CROSS CHASE massively cross-platform 8-bit game
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Author:  Fabrizio Caruso [ Thu Nov 09, 2017 7:19 am ]
Post subject:  CROSS CHASE massively cross-platform 8-bit game


I am developing the massively cross-platform simple game CROSS CHASE written in ANSI C:

The game is supposed to run on ANY 8 bit computer/console/handheld from the 70s and 80s (using either the Motorola 6809, the MOS 6502, the Zilog Z80 or their derivatives). "ANY" = any system with enough memory and display size for which an ANSI C compiler exists.
It currently supports about 40 different systems and about 60 configurations (e.g., expanded memory, expanded display, etc.).
I am using CMOC/WinCMOC (6809), CC65 (6502), Z88DK (Z80) and lots of other tools.

REMARK: The project is not a collection of ports. All versions are supposed to be generated by the very same code except in some cases for a few bits for sound and graphics. This is achieved through abstractions and macros.

For the PCEngine I am blocked by the linker configuration in CC65 because I don't know how to configure the linker so that I can have more than 8k of available memory for my code. Who could help?? Should I open a thread somewhere else on this forum?

For the NES I have made a fully working and playable prototype, which is currently only using black and white because of lack of support in the conio library in CC65. I will have to use some lower level routines to produce better graphics.

Author:  tepples [ Thu Nov 09, 2017 8:42 am ]
Post subject:  Re: CROSS CHASE massively cross-platform 8-bit game

The license

The license of this repository is the license of zlib with an added non-commercial clause:

Permission is granted to anyone to use this software for non-commercial applications
If you use this software in a product

Apart from the belief among some analysts that noncommercial clauses are considered harmful (see opinion articles by Richard Stallman, Eric S. Raymond, Eric Moeller, Joris Pekel), this appears to contradict itself.

Your question: Memory mapping

I've never programmed for the TG16, but I have shipped a commercial game using (a clone of) MMC3. So what I'm about to write is extrapolation from how ld65 is used with NES mappers, combined with the article "PC Engine Memory Mapping".

Like the MMC3, FME-7, and VRC7 mappers on the NES, the HuC6280 CPU's built-in MMU divides the 64 KiB address space into 8 KiB windows. But unlike NES mappers, which fix particular windows to particular banks, the HuC6280 makes all eight windows switchable, calling them MPR0 through MPR7. They're mapped as follows:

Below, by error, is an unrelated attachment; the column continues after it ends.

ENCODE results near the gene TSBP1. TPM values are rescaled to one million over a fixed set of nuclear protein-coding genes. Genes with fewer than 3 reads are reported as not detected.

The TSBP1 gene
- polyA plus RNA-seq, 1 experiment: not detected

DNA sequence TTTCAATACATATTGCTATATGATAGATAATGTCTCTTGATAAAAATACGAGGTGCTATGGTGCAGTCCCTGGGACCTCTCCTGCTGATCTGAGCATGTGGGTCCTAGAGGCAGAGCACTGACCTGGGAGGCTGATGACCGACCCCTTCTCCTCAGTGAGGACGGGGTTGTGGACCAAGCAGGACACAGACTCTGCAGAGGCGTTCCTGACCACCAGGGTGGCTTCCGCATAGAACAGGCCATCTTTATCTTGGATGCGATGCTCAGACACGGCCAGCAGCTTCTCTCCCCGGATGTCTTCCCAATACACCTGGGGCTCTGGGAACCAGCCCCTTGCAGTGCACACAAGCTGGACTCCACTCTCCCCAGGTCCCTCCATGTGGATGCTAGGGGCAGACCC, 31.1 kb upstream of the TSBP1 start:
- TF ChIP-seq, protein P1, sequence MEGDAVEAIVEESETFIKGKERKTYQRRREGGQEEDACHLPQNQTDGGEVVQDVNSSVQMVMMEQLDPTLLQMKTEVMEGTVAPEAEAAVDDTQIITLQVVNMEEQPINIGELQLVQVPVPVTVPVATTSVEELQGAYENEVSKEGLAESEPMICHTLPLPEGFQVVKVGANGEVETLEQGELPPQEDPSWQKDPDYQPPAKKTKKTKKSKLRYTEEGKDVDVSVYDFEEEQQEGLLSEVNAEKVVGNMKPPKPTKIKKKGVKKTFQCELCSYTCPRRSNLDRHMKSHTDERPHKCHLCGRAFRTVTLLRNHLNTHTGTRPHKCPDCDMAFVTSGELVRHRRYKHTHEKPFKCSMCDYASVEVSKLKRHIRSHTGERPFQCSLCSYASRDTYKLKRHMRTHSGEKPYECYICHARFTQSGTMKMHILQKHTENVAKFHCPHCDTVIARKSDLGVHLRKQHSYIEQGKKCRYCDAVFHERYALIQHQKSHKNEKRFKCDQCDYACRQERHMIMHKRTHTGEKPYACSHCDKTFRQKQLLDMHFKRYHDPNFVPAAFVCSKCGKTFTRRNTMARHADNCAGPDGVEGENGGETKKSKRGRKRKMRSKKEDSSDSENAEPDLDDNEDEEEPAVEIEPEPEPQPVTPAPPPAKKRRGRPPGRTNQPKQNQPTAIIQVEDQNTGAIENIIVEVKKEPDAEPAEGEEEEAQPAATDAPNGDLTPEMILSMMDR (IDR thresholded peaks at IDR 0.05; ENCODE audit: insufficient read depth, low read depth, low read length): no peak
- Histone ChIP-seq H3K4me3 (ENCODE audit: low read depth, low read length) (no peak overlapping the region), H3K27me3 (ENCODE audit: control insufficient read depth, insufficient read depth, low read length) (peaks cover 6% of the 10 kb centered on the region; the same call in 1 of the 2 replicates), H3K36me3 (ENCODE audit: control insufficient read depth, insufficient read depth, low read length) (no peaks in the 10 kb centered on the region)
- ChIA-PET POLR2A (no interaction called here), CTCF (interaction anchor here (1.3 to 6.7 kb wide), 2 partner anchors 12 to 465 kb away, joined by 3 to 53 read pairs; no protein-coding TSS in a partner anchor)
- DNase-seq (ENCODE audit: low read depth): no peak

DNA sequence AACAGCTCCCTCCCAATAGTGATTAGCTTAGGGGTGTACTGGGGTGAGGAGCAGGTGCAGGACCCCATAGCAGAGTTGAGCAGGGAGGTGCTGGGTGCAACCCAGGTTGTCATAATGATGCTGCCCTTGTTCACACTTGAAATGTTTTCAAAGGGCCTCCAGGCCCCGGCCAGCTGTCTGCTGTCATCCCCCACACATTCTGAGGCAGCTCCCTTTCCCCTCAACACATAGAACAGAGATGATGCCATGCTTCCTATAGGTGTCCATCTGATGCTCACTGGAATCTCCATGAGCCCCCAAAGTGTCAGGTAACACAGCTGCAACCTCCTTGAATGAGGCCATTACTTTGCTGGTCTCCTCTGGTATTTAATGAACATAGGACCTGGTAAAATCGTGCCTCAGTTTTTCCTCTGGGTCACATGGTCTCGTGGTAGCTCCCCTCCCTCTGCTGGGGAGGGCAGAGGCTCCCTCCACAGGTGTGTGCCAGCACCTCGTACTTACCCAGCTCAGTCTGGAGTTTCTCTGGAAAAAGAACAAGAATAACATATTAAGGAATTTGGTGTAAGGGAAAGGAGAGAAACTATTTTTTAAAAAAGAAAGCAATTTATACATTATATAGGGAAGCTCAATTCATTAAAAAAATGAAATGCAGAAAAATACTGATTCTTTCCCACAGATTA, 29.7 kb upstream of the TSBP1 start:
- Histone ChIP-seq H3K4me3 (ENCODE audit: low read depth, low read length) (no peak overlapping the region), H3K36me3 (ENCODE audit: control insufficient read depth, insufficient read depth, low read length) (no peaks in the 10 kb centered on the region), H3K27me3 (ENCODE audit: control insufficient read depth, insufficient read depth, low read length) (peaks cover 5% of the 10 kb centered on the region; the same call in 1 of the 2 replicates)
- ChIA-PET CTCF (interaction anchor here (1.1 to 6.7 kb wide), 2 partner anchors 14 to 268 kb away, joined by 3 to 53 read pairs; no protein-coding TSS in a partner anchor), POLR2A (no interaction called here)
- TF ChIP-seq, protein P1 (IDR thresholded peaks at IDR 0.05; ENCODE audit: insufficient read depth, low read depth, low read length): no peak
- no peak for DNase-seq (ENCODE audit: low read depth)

• MPR0 ($0000): I/O (bank $FF)
  • MPR1 ($2000): RAM (bank $F8)
  • MPR2 ($4000) through MPR6 ($C000): ROM (banks $01 through $F7)
  • MPR7 ($E000): ROM home bank (bank $00)

Perhaps the easiest way to proceed is to put your C code in $4000-$DFFF (40 KiB).

So here's an untested linker configuration file. It offers a fixed bank at $E000 (.segment "LOWCODE") for startup code and assembly language I/O routines, two 8 KiB banks at $4000 (.segment "BANK1" and .segment "BANK2") for things like tile data that only the I/O routines need to access, and a 40 KiB continuous area at $4000-$DFFF for your C code.

# 512 kbit HuCard linker script
# Copyright 2017 Damian Yerrick
# Copying and distribution of this file, with or without
# modification, are permitted in any medium without royalty
# provided the copyright notice and this notice are preserved.
# This file is offered as-is, without any warranty.
  ZP:     start = $10, size = $f0, type = rw;
  # use first $10 zeropage locations as locals
  HEADER: start = 0, size = $0010, type = ro, file = %O, fill=yes, fillval=$00;
  RAM:    start = $2200, size = $1E00, type = rw;
  ROM0:   start = $E000, size = $2000, type = ro, file = %O, fill=yes, fillval=$FF, bank=0;
  ROM1:   start = $4000, size = $2000, type = ro, file = %O, fill=yes, fillval=$FF, bank=1;
  ROM2:   start = $4000, size = $2000, type = ro, file = %O, fill=yes, fillval=$FF, bank=2;
  ROM37:  start = $4000, size = $A000, type = ro, file = %O, fill=yes, fillval=$FF, bank=3;

  ZEROPAGE: load = ZP, type = zp;
  BSS:      load = RAM, type = bss, define = yes, align = $100;

  # Fixed bank segments
  LOWCODE:  load = ROM0, type = ro, align = $100;
  STARTUP:  load = ROM0, type = ro, align = $100, optional = yes;
  ONCE:     load = ROM0, type = ro, align = $100;
  VECTORS:  load = ROM0, type = ro, start = $FFF6;

  # Auxiliary segments
  BANK1:    load = ROM1, type = ro, align = $100, optional = yes;
  BANK2:    load = ROM2, type = ro, align = $100, optional = yes;

  # Main C code segments
  CODE:     load = ROM37, type = ro, align = $100;
  RODATA:   load = ROM37, type = ro, align = $100;

  %O: format = bin;

The startup code is then responsible for setting the MPRs to [$FF, $F8, $03, $04, $05, $06, $07, $00] before the C code runs.

Author:  Fabrizio Caruso [ Thu Nov 16, 2017 2:16 pm ]
Post subject:  Re: CROSS CHASE massively cross-platform 8-bit game

Thanks for your reply!

Unfortunately my understanding of what I need to do other than just using your proposed cfg file is very limited.

Am I supposed to write some startup code myself? I have no idea how to select the banks.

I only need 16k to get my game to work on the NES.

Why can't I just add

ROM37: start = $4000, size = $A000, type = ro, file = %O, fill=yes, fillval=$FF;


CODE: load = ROM37, type = ro;

What are the options bank=0/1/2/3 used for? Are they necessary?

Author:  OmegaMax [ Sat Nov 18, 2017 11:37 am ]
Post subject:  Re: CROSS CHASE massively cross-platform 8-bit game

There is a pce development thread on these forums

Author:  tepples [ Sat Nov 18, 2017 1:22 pm ]
Post subject:  Re: CROSS CHASE massively cross-platform 8-bit game

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